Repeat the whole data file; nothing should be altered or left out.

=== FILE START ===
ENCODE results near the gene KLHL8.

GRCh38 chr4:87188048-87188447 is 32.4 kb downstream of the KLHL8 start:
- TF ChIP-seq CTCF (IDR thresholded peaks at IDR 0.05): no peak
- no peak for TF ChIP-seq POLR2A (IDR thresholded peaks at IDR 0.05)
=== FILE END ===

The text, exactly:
ENCODE results near the gene KLHL8.

GRCh38 chr4:87188048-87188447 is 32.4 kb downstream of the KLHL8 start:
- TF ChIP-seq CTCF (IDR thresholded peaks at IDR 0.05): no peak
- no peak for TF ChIP-seq POLR2A (IDR thresholded peaks at IDR 0.05)